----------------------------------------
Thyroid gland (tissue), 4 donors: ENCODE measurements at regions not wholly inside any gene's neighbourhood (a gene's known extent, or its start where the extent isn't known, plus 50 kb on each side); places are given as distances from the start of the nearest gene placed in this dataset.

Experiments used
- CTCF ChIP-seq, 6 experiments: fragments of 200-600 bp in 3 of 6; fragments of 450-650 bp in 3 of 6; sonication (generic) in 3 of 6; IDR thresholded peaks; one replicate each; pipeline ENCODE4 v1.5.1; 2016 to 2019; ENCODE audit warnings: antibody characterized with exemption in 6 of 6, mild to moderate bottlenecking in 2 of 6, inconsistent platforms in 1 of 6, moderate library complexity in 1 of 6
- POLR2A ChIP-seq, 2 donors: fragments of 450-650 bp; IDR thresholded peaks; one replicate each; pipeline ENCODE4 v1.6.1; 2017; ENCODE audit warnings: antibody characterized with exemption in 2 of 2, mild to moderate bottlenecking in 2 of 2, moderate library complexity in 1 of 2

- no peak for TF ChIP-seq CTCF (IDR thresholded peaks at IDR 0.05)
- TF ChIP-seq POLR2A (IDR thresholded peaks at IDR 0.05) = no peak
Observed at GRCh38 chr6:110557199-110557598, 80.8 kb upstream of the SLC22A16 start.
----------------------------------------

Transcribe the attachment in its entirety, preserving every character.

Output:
Thyroid gland (tissue), 4 donors: ENCODE measurements at regions not wholly inside any gene's neighbourhood (a gene's known extent, or its start where the extent isn't known, plus 50 kb on each side); places are given as distances from the start of the nearest gene placed in this dataset.

Experiments used
- CTCF ChIP-seq, 6 experiments: fragments of 200-600 bp in 3 of 6; fragments of 450-650 bp in 3 of 6; sonication (generic) in 3 of 6; IDR thresholded peaks; one replicate each; pipeline ENCODE4 v1.5.1; 2016 to 2019; ENCODE audit warnings: antibody characterized with exemption in 6 of 6, mild to moderate bottlenecking in 2 of 6, inconsistent platforms in 1 of 6, moderate library complexity in 1 of 6
- POLR2A ChIP-seq, 2 donors: fragments of 450-650 bp; IDR thresholded peaks; one replicate each; pipeline ENCODE4 v1.6.1; 2017; ENCODE audit warnings: antibody characterized with exemption in 2 of 2, mild to moderate bottlenecking in 2 of 2, moderate library complexity in 1 of 2

- no peak for TF ChIP-seq CTCF (IDR thresholded peaks at IDR 0.05)
- TF ChIP-seq POLR2A (IDR thresholded peaks at IDR 0.05) = no peak
Observed at GRCh38 chr6:110557199-110557598, 80.8 kb upstream of the SLC22A16 start.